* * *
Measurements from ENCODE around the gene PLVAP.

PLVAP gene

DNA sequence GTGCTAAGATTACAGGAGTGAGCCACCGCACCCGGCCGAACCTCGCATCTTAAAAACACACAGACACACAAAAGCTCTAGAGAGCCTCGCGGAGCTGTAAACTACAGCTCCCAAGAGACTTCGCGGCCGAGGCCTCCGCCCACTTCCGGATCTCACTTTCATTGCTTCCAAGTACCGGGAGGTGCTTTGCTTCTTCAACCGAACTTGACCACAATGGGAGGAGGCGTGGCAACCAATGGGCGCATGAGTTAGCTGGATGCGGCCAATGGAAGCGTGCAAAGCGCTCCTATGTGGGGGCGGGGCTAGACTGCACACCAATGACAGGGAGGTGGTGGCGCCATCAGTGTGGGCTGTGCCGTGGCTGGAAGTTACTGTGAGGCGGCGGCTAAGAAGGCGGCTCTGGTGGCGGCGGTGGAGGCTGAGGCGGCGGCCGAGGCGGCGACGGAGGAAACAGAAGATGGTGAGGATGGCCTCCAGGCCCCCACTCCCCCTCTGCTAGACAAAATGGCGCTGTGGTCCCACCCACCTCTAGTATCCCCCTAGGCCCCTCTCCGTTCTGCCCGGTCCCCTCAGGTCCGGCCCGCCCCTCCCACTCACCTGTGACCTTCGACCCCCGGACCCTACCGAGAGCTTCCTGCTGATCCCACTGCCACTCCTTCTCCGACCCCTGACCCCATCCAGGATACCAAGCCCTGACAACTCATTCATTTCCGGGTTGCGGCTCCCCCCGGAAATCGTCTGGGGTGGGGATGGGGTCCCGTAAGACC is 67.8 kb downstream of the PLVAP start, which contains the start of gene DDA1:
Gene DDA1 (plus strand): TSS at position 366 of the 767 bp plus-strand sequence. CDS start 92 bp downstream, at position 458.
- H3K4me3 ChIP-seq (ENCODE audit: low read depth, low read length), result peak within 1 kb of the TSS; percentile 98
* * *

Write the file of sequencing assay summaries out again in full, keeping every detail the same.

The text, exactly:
Measurements from ENCODE around the gene PLVAP.

PLVAP gene

DNA sequence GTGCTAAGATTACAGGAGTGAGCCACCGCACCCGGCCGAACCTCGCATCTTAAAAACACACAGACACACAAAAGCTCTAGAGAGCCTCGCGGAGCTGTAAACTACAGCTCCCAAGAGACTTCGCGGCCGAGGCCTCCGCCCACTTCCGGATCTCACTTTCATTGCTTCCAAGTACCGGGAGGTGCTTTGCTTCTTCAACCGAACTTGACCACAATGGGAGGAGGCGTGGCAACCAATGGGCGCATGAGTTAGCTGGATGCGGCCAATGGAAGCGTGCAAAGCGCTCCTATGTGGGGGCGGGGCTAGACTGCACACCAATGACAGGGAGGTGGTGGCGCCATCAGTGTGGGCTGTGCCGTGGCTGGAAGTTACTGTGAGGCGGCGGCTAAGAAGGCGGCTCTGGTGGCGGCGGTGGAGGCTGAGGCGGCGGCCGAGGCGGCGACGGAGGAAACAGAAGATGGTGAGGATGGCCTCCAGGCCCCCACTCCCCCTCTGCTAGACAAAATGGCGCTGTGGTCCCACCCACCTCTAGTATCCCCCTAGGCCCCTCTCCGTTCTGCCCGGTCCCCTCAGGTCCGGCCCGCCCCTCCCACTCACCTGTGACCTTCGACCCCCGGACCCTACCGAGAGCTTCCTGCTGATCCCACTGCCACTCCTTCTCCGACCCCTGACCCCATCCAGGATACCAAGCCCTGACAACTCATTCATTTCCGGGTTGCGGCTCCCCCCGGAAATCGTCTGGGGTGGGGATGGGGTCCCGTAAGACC is 67.8 kb downstream of the PLVAP start, which contains the start of gene DDA1:
Gene DDA1 (plus strand): TSS at position 366 of the 767 bp plus-strand sequence. CDS start 92 bp downstream, at position 458.
- H3K4me3 ChIP-seq (ENCODE audit: low read depth, low read length), result peak within 1 kb of the TSS; percentile 98